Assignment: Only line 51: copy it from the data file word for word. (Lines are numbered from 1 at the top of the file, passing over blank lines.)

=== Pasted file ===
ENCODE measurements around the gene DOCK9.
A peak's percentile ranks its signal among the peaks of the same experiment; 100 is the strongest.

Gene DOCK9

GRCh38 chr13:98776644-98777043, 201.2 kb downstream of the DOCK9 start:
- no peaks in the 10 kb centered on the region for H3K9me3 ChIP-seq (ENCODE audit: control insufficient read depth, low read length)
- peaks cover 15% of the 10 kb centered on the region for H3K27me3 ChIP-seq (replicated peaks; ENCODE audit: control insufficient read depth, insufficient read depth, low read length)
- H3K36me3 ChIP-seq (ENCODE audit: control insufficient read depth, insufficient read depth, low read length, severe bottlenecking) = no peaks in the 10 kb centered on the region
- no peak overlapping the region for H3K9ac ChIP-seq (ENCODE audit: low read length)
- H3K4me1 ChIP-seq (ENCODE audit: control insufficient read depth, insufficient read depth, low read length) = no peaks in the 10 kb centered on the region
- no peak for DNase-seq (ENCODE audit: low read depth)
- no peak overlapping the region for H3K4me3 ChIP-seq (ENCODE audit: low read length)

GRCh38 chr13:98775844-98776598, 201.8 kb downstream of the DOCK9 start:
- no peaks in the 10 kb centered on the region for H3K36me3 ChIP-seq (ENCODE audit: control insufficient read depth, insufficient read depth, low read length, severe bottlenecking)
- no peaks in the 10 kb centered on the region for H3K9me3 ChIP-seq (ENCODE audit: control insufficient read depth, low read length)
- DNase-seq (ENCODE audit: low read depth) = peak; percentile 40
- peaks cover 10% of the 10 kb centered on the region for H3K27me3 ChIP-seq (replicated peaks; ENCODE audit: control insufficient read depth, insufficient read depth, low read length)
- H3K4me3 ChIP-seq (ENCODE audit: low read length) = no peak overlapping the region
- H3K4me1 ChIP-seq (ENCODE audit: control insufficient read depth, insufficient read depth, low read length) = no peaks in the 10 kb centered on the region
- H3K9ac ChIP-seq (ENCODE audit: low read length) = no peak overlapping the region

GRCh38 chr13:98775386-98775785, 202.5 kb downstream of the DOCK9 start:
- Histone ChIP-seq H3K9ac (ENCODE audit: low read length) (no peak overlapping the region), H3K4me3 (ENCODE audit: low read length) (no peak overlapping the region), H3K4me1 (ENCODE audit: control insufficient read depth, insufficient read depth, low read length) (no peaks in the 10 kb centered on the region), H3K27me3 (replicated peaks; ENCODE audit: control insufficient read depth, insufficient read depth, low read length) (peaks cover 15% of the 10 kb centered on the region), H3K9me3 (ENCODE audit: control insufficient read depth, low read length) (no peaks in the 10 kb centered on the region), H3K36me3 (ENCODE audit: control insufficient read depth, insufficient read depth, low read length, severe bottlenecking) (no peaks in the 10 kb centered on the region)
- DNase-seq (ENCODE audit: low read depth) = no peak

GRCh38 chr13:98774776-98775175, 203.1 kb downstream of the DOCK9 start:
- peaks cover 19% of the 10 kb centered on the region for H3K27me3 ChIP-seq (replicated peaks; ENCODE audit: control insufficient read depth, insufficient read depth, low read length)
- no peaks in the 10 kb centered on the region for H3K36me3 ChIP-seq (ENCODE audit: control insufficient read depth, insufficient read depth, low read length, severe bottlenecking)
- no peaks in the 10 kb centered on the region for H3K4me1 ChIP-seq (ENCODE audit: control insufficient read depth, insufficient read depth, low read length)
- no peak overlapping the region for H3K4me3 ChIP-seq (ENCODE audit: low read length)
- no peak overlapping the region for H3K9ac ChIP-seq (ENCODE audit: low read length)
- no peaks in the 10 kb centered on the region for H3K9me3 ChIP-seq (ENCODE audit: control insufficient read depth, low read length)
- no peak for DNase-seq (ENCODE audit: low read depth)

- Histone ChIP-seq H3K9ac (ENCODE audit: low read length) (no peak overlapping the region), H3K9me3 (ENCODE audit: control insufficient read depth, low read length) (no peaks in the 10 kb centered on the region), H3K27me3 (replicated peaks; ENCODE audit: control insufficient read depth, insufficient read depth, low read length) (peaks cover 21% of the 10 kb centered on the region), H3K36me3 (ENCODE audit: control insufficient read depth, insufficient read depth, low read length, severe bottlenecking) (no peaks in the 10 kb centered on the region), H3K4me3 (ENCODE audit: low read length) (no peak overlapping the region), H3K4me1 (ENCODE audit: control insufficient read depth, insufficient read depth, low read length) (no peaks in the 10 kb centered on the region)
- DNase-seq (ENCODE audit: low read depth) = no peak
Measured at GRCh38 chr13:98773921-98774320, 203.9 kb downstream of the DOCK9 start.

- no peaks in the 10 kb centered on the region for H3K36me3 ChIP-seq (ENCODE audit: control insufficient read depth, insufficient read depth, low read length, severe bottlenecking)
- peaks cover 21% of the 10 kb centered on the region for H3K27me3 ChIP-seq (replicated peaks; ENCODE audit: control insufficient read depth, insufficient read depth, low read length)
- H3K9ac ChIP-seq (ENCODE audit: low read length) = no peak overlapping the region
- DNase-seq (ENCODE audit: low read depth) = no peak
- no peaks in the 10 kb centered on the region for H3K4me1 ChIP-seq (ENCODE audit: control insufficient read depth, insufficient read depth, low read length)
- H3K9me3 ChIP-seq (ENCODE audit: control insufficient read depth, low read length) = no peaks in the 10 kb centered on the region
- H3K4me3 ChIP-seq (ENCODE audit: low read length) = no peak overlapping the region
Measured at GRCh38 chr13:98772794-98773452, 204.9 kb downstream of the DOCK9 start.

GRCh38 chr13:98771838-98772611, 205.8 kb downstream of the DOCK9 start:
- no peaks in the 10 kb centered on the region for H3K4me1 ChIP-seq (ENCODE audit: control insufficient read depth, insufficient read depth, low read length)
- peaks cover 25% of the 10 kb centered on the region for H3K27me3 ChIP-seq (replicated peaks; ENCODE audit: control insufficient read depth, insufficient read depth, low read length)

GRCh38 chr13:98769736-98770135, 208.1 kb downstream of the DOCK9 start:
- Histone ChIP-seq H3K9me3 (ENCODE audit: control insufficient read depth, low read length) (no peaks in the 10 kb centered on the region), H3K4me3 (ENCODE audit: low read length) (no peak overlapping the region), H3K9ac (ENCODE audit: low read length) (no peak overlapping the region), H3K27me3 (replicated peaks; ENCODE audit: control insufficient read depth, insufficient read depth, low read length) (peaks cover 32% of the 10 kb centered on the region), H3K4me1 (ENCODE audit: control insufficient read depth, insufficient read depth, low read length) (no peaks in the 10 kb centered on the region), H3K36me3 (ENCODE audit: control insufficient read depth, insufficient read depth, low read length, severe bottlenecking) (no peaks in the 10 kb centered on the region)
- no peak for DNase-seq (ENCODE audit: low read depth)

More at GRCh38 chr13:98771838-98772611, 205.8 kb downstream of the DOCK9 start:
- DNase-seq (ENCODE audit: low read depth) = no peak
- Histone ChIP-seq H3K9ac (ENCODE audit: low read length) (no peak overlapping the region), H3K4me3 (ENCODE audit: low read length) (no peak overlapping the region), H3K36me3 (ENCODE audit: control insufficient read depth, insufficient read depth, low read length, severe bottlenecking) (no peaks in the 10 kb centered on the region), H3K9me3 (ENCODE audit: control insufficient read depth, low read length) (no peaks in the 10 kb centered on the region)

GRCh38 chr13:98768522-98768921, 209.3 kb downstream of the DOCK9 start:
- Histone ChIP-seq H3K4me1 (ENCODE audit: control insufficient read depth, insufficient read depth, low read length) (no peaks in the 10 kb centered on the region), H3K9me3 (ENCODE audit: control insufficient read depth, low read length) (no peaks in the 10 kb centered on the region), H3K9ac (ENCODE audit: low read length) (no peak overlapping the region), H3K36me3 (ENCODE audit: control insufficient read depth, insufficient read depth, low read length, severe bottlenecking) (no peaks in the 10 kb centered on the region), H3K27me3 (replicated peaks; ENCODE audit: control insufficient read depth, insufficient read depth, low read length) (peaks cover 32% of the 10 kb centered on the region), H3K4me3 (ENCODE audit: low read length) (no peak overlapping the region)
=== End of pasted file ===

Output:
GRCh38 chr13:98768522-98768921, 209.3 kb downstream of the DOCK9 start: